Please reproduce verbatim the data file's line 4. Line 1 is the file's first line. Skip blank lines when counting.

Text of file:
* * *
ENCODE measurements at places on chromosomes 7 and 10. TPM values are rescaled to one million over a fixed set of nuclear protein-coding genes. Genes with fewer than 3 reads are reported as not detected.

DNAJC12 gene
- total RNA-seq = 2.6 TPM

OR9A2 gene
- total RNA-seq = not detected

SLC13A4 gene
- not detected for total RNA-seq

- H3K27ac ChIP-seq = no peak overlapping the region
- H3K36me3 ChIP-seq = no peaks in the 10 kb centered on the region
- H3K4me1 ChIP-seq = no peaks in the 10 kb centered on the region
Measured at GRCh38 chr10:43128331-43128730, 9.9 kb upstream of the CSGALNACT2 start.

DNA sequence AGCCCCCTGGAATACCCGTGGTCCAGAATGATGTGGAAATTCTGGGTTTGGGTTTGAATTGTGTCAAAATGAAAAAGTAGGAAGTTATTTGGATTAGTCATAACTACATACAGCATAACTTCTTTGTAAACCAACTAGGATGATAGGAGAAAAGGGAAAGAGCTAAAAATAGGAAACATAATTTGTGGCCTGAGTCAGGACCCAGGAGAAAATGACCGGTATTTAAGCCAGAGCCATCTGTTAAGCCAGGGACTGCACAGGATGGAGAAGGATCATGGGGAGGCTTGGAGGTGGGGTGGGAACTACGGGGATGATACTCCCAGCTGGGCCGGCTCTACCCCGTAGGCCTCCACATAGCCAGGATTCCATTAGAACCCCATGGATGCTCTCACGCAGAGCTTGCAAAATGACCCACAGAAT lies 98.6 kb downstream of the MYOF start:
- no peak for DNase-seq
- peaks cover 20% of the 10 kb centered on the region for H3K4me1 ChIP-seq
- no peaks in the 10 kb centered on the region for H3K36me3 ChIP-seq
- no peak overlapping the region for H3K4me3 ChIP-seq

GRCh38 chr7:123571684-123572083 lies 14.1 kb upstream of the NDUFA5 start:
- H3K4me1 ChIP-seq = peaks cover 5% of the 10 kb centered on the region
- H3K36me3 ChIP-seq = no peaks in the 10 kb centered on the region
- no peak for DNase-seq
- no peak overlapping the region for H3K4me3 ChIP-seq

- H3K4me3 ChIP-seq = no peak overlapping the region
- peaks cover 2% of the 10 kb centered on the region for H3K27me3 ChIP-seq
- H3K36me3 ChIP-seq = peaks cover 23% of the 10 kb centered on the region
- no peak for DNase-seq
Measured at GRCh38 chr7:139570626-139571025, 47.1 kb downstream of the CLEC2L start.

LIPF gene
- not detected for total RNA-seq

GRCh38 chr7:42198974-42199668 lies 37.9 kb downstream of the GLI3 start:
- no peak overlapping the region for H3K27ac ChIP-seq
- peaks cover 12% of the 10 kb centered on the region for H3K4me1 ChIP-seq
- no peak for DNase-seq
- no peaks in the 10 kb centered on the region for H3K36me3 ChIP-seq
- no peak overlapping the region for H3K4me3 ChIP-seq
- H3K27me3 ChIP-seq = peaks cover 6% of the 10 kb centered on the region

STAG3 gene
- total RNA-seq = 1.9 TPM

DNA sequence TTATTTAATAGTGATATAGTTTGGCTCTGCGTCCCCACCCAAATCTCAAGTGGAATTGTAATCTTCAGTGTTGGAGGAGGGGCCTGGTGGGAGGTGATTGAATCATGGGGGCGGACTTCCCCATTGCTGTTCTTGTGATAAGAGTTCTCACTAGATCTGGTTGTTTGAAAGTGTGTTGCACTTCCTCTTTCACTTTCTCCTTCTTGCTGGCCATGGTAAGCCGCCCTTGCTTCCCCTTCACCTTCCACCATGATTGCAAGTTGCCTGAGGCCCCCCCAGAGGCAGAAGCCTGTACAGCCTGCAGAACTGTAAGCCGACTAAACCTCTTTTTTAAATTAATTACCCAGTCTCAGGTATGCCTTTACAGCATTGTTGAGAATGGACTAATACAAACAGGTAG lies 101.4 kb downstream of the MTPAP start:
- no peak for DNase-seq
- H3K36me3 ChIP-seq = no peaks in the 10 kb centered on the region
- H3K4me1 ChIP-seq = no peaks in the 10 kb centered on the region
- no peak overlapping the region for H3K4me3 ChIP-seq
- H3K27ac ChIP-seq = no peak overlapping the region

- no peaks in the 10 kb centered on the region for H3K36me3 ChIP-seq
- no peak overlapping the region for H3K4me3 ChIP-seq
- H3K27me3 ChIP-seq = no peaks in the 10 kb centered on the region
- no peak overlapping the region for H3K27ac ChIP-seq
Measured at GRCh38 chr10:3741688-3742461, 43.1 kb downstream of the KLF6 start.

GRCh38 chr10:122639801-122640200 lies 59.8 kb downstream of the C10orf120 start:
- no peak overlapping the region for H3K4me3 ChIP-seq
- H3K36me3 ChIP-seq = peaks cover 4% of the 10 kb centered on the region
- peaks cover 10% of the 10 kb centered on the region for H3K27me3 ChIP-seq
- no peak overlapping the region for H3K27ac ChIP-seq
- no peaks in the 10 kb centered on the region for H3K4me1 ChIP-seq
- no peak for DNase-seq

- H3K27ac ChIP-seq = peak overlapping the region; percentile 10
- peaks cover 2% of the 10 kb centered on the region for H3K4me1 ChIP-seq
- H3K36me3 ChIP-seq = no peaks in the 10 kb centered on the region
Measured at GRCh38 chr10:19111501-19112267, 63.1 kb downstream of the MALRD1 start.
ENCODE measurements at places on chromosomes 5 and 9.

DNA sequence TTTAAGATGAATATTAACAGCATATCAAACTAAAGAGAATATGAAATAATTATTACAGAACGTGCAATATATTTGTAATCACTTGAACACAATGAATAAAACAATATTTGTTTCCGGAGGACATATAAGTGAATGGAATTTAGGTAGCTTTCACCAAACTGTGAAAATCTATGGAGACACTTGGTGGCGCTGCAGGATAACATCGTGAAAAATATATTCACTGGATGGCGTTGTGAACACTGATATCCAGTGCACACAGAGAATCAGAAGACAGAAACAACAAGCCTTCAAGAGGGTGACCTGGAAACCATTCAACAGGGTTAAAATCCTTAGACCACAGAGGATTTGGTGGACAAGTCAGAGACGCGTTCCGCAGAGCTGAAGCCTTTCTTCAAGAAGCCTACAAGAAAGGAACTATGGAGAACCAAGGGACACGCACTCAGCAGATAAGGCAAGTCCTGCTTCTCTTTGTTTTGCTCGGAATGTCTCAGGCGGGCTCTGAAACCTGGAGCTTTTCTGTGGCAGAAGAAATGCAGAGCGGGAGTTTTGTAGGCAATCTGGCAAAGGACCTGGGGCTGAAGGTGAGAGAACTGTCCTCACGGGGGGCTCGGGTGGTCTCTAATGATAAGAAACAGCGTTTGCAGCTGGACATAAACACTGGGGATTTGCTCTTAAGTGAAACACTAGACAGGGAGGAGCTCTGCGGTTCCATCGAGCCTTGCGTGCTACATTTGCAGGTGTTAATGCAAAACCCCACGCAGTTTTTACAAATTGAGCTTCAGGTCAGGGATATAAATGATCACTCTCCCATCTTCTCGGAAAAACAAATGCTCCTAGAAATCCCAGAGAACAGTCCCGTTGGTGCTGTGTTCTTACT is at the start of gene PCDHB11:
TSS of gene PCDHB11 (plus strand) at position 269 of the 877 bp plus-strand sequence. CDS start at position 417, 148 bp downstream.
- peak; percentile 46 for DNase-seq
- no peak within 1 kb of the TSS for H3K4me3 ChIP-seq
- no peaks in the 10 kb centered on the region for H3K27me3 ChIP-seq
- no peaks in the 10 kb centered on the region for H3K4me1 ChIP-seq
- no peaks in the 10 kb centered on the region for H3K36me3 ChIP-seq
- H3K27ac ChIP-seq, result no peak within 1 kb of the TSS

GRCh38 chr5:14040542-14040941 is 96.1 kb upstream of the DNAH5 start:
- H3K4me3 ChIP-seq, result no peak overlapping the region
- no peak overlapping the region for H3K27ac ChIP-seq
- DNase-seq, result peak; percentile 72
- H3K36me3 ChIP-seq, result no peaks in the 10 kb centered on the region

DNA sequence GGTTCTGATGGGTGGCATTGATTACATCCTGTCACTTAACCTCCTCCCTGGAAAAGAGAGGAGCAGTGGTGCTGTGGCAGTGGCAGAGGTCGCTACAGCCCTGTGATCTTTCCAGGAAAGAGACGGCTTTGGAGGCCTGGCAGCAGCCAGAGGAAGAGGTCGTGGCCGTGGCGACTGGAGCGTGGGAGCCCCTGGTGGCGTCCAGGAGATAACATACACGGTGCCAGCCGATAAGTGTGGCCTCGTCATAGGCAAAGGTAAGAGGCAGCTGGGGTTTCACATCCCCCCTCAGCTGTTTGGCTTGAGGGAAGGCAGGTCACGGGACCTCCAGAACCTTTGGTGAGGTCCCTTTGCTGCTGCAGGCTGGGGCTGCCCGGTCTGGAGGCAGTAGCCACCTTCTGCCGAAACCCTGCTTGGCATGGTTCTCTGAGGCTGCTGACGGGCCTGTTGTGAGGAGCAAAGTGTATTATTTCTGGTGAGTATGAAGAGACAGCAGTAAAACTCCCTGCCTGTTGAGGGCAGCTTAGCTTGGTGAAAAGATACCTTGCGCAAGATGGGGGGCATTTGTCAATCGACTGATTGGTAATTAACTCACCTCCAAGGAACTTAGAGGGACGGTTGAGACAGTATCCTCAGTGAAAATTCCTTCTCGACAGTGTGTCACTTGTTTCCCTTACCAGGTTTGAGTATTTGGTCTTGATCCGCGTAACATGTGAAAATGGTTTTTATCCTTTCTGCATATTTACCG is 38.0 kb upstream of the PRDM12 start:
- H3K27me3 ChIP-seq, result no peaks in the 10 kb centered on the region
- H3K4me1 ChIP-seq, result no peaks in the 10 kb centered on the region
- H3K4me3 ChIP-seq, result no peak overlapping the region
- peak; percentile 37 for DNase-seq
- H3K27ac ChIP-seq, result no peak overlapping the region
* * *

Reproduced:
OR9A2 gene